Australian investors are left with nothing as cryptocurrency giant Celsius goes bankrupt

Cryptocurrency lender Celsius Network advertised returns of 17% until mid-June, when it blocked withdrawals, then filed for bankruptcy in New York a month later.

Marketing itself is much like a bank, but without the same regulations, it has attracted a global clientele, including Australians, many of whom have seen their assets frozen as cryptocurrency prices plummeted and the company plummeted.

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The plight of these retail investors was brought to light in recent weeks by software engineer and frequent cryptocurrency critic Molly White, who began tweeting heartwarming excerpts from hundreds of letters sent to the US bankruptcy court in New York. and shared in exhibitions.

“The stereotype of people investing money in cryptocurrencies is … tech-savvy young males,” White told ABC.

“And it didn’t seem to be the demographics in the letters.

“There were also many people who said: ‘this is my savings, my pension, I worked 10, 20, 30 years to save this money'”.

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Ms. White also shared letters from people claiming to reside in Australia, many of whom described their utter despair and even suicidal thoughts after being blocked from accessing the funds.

One woman said the impact on her family was severe. She has included an email she sent to Celsius’ management asking to be able to withdraw some of her funds. The email included an ultrasound image of her unborn baby.

Others wrote of their emotional turmoil:

“I lost everything. How can I explain this to my son? I am ashamed of myself.

“It was our savings. It was our chance to have a baby and finance the medical bills. It was our chance to take care of our parents as they get older. “

A father of three in Australia wrote that he had “his savings in a Celsius earnings account” and even convinced his father to deposit cryptocurrency assets in Celsius as a “safe haven”.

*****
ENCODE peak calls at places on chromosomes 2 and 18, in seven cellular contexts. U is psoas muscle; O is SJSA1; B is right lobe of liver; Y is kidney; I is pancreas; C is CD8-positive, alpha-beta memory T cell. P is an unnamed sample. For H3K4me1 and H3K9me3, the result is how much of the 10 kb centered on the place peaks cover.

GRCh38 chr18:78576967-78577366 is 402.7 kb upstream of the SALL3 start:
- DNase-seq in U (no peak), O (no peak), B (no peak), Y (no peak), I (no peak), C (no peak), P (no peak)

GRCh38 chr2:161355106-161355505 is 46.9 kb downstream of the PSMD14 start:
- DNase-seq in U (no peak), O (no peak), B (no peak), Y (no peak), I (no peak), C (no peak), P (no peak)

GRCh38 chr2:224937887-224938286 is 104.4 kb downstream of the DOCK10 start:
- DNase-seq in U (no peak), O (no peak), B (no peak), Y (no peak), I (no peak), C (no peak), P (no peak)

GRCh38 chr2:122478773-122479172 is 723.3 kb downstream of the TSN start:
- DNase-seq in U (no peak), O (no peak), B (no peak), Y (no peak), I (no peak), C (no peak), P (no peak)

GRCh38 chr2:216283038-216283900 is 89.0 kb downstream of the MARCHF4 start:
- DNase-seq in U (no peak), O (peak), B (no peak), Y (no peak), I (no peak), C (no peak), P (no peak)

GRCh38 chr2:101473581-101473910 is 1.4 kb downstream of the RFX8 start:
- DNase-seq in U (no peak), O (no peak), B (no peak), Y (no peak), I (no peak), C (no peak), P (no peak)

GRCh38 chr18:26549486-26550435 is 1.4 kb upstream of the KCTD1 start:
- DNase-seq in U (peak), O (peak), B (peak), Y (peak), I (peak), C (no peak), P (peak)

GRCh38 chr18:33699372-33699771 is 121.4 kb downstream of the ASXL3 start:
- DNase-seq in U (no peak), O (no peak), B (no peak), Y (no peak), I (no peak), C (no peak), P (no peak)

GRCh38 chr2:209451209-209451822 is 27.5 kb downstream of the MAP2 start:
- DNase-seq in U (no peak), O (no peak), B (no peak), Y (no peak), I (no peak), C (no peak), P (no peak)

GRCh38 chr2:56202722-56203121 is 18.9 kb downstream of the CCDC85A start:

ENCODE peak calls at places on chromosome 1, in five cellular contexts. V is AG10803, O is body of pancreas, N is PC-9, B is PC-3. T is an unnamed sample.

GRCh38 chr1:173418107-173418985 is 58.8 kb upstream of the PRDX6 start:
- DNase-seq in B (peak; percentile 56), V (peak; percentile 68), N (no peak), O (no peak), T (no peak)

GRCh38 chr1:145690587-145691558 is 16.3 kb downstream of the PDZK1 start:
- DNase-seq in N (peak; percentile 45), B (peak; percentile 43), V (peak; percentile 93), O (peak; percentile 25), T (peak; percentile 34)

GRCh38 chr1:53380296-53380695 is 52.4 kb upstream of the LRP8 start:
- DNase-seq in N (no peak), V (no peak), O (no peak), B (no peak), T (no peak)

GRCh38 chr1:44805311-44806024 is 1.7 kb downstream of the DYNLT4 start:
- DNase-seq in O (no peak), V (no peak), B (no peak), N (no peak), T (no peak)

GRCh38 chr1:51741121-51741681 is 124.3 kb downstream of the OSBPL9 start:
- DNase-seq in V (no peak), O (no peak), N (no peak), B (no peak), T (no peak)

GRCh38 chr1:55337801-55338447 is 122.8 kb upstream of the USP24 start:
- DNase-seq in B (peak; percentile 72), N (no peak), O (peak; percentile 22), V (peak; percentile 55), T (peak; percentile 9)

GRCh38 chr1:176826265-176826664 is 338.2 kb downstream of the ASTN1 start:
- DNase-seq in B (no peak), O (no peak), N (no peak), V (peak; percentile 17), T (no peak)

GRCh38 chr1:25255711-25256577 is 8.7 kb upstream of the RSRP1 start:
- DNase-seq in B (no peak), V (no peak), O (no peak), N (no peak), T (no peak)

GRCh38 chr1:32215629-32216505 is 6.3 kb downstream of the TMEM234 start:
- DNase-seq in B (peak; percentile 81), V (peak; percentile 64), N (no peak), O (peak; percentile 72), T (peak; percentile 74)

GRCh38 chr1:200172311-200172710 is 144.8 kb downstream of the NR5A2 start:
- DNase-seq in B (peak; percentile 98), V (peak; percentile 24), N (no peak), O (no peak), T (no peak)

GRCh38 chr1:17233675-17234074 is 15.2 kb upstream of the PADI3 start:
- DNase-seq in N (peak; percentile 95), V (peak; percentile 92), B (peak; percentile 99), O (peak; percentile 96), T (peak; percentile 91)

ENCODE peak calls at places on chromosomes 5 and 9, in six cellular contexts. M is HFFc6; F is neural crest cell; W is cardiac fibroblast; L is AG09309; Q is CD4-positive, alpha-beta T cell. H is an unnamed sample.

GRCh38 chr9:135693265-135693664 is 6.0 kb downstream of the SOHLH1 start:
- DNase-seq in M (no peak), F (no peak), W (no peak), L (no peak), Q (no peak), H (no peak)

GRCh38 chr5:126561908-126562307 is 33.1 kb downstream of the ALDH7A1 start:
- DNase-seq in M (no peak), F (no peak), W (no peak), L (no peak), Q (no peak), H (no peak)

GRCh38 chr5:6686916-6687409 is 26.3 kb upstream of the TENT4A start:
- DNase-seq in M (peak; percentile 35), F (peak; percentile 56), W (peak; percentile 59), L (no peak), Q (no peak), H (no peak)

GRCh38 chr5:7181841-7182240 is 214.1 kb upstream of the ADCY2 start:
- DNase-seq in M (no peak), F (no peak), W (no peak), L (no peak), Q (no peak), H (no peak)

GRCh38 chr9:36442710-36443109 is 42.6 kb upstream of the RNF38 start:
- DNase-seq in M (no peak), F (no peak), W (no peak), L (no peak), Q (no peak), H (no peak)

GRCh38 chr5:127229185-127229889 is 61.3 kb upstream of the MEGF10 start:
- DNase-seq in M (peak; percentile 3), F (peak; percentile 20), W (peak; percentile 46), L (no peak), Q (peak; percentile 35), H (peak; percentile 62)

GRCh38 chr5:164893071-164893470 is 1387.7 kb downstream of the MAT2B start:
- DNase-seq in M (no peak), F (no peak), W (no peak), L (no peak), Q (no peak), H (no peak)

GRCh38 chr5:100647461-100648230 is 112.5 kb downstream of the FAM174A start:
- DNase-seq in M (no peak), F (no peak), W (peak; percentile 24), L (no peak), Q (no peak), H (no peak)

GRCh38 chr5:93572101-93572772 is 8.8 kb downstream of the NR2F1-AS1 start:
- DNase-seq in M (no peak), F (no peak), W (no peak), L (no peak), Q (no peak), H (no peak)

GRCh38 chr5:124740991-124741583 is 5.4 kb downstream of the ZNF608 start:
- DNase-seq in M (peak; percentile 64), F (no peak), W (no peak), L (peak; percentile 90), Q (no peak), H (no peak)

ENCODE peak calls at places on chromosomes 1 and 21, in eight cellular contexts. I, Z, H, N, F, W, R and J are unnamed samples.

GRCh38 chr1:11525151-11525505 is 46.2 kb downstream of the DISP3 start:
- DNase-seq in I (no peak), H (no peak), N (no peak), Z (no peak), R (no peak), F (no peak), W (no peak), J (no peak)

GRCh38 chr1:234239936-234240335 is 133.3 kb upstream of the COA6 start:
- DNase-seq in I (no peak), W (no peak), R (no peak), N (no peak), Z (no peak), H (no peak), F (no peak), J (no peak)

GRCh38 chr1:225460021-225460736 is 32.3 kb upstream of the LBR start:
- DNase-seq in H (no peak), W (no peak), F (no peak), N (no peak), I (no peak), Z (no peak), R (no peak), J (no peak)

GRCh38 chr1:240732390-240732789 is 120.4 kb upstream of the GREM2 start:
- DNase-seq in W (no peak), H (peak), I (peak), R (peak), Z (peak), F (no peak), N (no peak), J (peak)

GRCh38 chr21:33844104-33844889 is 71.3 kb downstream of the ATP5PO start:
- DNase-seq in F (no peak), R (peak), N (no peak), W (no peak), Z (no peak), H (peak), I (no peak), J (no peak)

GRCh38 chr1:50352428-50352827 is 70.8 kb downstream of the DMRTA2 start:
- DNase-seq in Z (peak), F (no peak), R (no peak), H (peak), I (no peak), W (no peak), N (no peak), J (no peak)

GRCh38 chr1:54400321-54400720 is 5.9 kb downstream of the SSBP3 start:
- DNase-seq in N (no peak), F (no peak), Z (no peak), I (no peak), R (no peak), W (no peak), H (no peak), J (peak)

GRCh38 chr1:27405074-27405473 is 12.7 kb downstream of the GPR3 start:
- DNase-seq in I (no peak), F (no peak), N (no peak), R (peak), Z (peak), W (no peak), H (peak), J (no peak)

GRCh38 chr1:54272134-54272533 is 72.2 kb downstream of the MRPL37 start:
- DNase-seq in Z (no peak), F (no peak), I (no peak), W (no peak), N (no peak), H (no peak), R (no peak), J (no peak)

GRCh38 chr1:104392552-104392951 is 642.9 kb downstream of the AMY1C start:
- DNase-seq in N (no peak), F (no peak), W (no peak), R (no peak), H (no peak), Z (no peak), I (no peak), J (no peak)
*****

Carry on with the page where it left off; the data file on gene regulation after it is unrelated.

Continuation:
In addition to putting a personal face on the cryptocurrency crash, many letters cite the online presence of Celsius CEO Alex Mashinsky as a key reason to invest.

They point to his regular YouTube AMA or “ask me anything” sessions, in which he projected utmost confidence to the end and a willingness to denounce what he considered “misinformation” about his company on Twitter.

Ms. White was also impressed with the number of letters specifically mentioning Mr. Mashinsky and his online personality.

“Those [AMA sessions] clearly it worked very well in building trust in him and the platform, “he said.

“And people basically believed that Alex Mashinsky as a person wouldn’t do that to him.”

Celsius CEO Alex Mashinsky in November 2021 when bitcoin was on the rise.(Getty: Piaras O Midheach)

“We are behind and we are trying to be loud”

Claire * is one of the Australians with assets locked up in Celsius who wrote to the judge.

She returned to Australia in 2020 after more than a decade living in the United States and after a career change. A college course in financial technology introduced her to cryptocurrencies and she shone in the industry.

But Claire said she struggled to find a job in the field and when she tried to start her own business she found that Australian banks were not lending her due to a lack of local credit history.

An American cousin introduced her to bitcoin mining and ended up blocking bitcoin worth around $ 50,000 as collateral for a Celsius loan.

“I was very drawn to their lending structure because I couldn’t get a loan here for nothing,” she said.

“Cryptocurrency for someone in that situation is … more attractive.”

While not in as bad a situation as other Celsius clients, Claire said the goal of writing her letter was to ensure the voices of small investors were heard during the corporate debt review.

It is not yet clear how the process will develop.

Celsius’s terms and conditions warn that an account with the company “is not a checking or savings account and is not covered by loss insurance” and that “any eligible digital assets … may not be recoverable” after the failure.

“The big kids will take the lawyers and make noise,” he said.

“We are in the back and we are trying to be noisy.”

The risk is not over for Australian investors

Celsius had approximately 300,000 active users with balances over $ 100 ($ 144) in July 2022 and a $ 1.2 billion deficit when it filed for Chapter 11 bankruptcy in New York’s Southern District.

The company offered a number of services, including the ability to borrow cryptocurrency assets transferred to the company or to earn high reward rates on those deposits.

But while his team presented a bright picture of huge returns, it seemed impossible to some critics that such numbers could be sustained without making potentially dangerous investment choices with the funds of its international depositors.

Campbell Harvey, a finance professor at Duke University, said Celsius’s situation was ultimately simple: “This is a company that basically took deposits from customers, if you want to call them that, and then invested in very risky products.”

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